Not only is it important to be aware of possible health concerns a dog could potentially have in his or her lifetime, but it’s also important so that if you dog does develop one you have already educated yourself on it, may be able to notice the symptoms, and have an idea of what to do about it (like contact your veterinarian) or know if a change is needed such as in diet, shampoo, etc. It is a good idea for owners to have an emergency fund for their dogs regardless of breed (as well as other pets) so that way if an illness on injury occur it is something that the owner(s) can be prepared to treat. No animal or person is perfect. Unfortunately, sometimes accidents/injuries or illnesses do happen at some point during their lifetime. We do recommend that you do your research including in regards to considering pet insurance. There are a number of insurances companies out there and what they offer or cover may differ – for example routine care, illness, injury, etc. Please keep in mind not all insurances may be used at all animals hospitals so that is something to keep in mind when selecting pet insurance and a veterinarian. Be aware some companies may not cover Bulldogs or common Bulldog health problems.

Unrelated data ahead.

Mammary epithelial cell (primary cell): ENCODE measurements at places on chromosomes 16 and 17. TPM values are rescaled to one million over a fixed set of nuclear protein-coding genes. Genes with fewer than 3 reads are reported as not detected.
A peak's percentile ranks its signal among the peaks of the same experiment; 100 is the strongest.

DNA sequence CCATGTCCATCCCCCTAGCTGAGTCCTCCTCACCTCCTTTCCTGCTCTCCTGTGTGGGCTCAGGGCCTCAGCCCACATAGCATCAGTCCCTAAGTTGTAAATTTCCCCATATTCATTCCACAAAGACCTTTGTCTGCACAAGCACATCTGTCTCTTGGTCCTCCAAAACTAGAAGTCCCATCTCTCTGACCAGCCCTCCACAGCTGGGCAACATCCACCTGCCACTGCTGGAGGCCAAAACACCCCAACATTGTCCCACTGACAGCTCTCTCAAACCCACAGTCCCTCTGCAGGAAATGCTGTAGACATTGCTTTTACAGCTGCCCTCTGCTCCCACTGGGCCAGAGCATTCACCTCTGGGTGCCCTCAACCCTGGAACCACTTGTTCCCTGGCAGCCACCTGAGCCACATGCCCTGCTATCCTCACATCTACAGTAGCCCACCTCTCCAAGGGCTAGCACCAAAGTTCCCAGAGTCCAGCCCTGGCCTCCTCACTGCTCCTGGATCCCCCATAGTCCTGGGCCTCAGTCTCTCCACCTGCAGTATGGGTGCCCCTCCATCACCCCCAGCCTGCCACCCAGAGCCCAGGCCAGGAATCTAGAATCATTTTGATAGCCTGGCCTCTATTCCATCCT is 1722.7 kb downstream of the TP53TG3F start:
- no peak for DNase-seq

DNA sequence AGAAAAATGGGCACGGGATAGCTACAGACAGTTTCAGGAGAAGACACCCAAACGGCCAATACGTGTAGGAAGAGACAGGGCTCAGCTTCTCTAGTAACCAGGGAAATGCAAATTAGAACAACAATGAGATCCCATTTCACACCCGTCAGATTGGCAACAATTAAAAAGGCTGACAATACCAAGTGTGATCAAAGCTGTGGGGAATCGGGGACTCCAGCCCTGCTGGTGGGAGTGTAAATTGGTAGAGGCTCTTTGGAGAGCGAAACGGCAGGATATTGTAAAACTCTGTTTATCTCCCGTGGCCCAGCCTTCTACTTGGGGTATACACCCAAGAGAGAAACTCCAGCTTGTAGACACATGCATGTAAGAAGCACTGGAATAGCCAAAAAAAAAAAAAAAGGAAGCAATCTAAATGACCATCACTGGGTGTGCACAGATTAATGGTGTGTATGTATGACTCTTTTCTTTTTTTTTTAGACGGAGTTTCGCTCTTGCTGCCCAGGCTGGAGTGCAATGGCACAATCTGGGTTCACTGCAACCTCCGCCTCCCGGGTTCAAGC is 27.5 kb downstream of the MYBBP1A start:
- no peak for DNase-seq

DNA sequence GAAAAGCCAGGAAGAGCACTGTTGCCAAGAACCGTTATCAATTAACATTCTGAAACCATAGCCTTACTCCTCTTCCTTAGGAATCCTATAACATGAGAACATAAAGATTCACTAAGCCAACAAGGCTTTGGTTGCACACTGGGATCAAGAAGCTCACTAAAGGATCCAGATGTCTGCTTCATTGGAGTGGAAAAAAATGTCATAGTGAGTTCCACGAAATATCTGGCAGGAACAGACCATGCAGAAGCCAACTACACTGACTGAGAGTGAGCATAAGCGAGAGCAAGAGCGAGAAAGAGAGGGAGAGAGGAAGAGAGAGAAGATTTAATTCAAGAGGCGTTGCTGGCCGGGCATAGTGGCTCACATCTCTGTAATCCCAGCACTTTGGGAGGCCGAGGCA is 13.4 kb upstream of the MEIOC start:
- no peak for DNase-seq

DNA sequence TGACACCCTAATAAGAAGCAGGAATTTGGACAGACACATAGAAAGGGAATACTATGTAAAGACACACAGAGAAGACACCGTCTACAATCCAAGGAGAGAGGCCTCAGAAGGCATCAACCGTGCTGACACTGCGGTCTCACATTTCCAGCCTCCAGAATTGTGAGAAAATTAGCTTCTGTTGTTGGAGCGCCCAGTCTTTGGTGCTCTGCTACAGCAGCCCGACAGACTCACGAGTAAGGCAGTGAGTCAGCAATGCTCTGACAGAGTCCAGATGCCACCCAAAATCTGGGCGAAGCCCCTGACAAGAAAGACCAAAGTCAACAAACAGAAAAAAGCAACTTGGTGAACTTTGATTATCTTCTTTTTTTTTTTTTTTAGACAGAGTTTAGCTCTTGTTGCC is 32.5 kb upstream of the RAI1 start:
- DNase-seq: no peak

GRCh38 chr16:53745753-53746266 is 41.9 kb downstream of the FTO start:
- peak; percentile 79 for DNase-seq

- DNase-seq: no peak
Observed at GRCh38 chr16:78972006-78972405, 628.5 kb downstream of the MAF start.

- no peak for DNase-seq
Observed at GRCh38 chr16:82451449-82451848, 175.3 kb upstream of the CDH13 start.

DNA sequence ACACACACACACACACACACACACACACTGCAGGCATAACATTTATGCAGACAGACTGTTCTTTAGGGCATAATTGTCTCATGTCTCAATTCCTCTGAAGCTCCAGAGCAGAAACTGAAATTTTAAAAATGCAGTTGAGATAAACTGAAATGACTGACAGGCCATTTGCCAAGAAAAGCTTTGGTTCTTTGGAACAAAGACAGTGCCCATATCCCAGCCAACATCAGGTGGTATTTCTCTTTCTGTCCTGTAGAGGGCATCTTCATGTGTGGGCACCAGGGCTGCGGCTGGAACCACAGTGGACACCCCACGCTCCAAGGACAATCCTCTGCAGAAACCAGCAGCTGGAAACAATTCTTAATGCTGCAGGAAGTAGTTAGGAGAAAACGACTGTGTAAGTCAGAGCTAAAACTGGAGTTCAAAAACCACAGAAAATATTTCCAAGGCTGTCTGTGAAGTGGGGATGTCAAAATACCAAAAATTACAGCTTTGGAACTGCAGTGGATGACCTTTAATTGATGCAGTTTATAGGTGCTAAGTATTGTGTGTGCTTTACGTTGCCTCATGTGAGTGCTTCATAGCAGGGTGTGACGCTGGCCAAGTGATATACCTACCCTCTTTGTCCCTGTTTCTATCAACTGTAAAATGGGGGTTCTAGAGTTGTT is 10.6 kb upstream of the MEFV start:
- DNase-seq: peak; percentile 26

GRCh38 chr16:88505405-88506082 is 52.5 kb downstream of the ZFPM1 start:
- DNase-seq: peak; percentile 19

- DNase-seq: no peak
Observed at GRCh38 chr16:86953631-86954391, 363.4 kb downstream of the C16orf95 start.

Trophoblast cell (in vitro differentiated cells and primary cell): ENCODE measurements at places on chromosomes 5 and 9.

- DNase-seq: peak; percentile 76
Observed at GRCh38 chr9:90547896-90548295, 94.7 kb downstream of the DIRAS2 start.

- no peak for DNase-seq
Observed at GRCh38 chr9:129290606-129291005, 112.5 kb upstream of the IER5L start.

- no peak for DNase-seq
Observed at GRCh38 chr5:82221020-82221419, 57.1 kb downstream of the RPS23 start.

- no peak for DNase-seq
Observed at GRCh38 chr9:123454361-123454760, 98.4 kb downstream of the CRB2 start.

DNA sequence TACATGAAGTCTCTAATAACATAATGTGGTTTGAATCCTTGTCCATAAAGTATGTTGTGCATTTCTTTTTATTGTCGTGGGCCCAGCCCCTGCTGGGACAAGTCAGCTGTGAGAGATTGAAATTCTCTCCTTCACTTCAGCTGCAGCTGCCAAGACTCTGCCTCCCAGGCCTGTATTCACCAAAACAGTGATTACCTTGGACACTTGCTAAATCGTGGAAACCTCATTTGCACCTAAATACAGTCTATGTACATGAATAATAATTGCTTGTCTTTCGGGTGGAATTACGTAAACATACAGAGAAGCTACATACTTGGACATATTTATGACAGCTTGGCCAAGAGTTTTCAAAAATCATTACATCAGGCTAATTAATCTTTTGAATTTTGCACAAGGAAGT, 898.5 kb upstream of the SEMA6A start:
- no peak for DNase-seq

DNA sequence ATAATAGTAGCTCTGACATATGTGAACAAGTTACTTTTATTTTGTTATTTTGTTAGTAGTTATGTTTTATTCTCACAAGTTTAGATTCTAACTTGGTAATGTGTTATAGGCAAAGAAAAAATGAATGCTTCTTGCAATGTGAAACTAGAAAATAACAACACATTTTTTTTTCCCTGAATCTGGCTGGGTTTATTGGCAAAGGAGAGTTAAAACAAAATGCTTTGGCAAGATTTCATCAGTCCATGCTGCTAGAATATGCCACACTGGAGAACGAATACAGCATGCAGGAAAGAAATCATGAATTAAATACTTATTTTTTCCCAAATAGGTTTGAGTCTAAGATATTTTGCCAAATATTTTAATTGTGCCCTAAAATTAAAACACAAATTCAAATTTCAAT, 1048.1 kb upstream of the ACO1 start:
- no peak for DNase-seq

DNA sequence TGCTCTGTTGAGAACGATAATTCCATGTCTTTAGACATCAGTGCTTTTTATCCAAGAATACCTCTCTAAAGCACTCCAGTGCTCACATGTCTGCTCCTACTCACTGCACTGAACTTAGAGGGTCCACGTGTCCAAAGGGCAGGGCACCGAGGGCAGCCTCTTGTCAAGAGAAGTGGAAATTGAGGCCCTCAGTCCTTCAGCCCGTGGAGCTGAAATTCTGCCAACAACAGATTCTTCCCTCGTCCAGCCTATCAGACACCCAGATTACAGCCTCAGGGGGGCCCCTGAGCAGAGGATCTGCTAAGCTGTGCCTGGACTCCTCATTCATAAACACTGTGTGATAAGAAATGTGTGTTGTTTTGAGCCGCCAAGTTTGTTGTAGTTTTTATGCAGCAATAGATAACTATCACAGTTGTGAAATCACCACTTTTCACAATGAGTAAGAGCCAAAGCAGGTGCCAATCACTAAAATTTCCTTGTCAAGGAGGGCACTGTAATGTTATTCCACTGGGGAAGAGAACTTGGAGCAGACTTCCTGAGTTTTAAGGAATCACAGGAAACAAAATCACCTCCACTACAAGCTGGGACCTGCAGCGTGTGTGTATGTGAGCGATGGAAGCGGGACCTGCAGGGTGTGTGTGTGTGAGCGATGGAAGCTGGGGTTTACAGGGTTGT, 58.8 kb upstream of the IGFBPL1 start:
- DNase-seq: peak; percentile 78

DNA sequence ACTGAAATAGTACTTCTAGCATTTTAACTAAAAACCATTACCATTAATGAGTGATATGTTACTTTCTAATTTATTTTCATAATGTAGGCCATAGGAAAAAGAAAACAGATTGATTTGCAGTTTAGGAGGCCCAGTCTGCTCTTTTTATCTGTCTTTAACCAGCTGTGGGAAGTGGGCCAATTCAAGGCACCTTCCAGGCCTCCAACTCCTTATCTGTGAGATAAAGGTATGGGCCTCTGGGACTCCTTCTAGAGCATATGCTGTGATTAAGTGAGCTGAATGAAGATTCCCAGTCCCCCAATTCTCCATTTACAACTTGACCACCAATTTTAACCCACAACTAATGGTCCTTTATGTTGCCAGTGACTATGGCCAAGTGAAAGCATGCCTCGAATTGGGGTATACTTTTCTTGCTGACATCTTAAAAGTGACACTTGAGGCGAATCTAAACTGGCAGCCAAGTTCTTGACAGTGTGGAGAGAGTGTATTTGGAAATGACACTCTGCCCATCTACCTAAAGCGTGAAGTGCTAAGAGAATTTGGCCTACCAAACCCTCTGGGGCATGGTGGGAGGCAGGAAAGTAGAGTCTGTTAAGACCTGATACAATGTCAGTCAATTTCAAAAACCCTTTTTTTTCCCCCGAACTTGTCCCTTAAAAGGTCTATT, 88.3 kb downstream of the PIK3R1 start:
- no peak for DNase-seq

Please keep in mind a dog’s health is much more than looking for a healthy puppy from healthy parents, quality Bulldogs, and a reputable breeder. A breeder may only have a puppy for the first 8-12 weeks of the puppy’s life where you the primarily lifetime owner has him or her almost his/her entire life from a very young age. What you do and do not do, what you do and do not allow your dog to do, and what you do or do not expose your dog to makes a huge difference! There is so much to take into consideration.


For example ….